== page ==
Serving Those Who’ve Served: Close the Coverage Gap for Uninsured Veterans
On November 11, many of us will gather to mark Veterans Day and to honor the courageous individuals who have served our country. Our veterans have fought to protect and defend us, but as a new Urban Institute report details, some now face a new and daunting challenge in the country they’ve sacrificed so much for: over 600,000 veterans will lack health insurance coverage in 2017. Of these remaining uninsured veterans, 54% live in states that have not closed the Medicaid coverage gap.
While many of us presume that all veterans can receive health care through the Department of Veterans Affairs (VA), many do not qualify or are unable to access VA care for a number of reasons. For example, veterans may not live near a VA health provider, they may have a service-related disability or income level that disqualifies them from VA care or they may not know they are eligible for VA services. Veterans’ family members do not qualify for VA care, leaving them at risk of going without critical health care services as well.
As Urban Institute’s report points out, 124,000 uninsured veterans nationwide would gain access to affordable health coverage if states took action to close the Medicaid coverage gap. Health insurance coverage does not just provide peace of mind for veterans and their families—it is also critical in improving veterans’ health outcomes. Urban Institute data shows that as uninsurance rates of nonelderly veterans decreased, “veterans experienced fewer unmet health needs, suggesting that increased coverage translated into improved access to care”.
Health advocates across the country are joining with veterans and their families to build a powerful movement to close the coverage gap. For example, advocates from Nebraska Appleseed are working to lift the voices of the over 2,000 veterans in their state who currently lack health insurance. Through partnerships with providers, service organizations and other non-profits across the state, advocates are connecting with uninsured veterans, listening to their stories of service and engaging them as leaders and spokespeople in the campaign. Veterans like Bob Amey, a devoted family-man and cancer survivor, are sharing their stories with fellow Nebraskans and speaking out about how health insurance coverage would impact and change their lives.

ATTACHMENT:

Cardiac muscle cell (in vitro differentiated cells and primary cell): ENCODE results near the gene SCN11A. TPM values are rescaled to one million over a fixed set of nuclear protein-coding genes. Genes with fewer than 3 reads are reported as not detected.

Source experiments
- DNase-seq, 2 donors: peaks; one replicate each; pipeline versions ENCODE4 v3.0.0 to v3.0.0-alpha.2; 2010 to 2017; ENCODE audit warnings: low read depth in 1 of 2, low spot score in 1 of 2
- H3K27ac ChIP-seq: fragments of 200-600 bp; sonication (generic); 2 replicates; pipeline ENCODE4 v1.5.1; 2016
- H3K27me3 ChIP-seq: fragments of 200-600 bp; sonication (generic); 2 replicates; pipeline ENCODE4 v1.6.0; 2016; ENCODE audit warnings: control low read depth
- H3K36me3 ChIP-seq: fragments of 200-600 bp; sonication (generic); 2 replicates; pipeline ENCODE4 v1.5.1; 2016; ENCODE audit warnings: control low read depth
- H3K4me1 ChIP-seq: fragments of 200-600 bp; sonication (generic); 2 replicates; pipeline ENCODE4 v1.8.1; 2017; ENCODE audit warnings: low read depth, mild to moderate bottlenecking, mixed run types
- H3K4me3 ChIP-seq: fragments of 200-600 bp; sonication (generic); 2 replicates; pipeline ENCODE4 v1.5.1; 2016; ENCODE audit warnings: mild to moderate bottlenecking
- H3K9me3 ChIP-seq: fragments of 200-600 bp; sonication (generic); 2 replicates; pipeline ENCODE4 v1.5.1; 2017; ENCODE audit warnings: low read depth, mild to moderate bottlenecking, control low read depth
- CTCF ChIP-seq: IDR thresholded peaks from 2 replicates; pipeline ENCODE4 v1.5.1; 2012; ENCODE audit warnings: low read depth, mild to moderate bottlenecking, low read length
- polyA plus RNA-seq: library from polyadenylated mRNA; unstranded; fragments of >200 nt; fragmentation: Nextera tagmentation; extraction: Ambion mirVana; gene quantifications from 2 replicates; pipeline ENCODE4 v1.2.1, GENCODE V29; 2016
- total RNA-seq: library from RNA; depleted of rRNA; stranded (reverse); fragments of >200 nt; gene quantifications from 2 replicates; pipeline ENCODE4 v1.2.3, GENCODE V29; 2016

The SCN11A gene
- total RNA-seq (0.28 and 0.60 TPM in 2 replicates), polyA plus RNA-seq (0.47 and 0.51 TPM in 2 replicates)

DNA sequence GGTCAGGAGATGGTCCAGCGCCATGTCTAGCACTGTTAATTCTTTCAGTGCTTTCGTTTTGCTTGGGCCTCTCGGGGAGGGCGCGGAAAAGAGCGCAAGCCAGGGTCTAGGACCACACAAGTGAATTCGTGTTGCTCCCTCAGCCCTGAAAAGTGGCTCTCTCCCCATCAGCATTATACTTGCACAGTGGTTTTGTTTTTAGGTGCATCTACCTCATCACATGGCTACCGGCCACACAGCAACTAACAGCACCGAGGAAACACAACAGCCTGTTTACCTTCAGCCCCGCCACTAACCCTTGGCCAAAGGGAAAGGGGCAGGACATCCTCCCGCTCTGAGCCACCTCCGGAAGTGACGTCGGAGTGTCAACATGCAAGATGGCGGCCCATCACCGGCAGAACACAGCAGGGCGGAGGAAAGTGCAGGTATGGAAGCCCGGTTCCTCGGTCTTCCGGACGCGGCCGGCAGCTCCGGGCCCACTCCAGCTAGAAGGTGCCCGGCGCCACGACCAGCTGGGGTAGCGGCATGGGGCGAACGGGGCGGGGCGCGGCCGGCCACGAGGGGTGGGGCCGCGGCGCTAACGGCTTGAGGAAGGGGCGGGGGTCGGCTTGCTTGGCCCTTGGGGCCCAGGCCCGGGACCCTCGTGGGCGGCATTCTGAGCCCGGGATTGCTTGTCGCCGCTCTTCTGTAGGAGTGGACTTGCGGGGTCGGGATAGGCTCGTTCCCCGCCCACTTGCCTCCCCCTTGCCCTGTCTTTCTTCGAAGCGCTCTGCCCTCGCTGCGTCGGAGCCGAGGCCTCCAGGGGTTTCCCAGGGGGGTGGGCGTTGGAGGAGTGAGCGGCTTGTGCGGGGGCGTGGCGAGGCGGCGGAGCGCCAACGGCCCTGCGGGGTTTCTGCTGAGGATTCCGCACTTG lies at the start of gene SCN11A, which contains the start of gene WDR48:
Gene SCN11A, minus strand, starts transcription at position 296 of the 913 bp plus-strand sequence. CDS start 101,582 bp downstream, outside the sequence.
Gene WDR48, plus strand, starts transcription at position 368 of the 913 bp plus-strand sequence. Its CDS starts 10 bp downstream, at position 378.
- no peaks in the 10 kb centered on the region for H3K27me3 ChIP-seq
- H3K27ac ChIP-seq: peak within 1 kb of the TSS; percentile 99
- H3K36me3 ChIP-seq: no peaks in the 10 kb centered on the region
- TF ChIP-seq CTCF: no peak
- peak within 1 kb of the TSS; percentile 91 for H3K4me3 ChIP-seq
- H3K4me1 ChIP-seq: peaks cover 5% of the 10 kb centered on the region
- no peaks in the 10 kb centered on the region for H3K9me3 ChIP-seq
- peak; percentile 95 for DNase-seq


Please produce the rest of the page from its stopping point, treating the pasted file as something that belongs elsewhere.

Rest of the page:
While we have made significant strides in ensuring access to health care coverage for veterans and their families under the Affordable Care Act—uninsurance rates among veterans fell an impressive 42% between 2013 and 2015—we still have a lot of work to do. 4 in 10 veterans living in states that have not expanded Medicaid fall into the coverage gap and will not have health insurance unless state policymakers take action.
It is time to fight for those who have fought so hard for us. Let’s close the coverage gap and secure health care coverage our veterans need and deserve.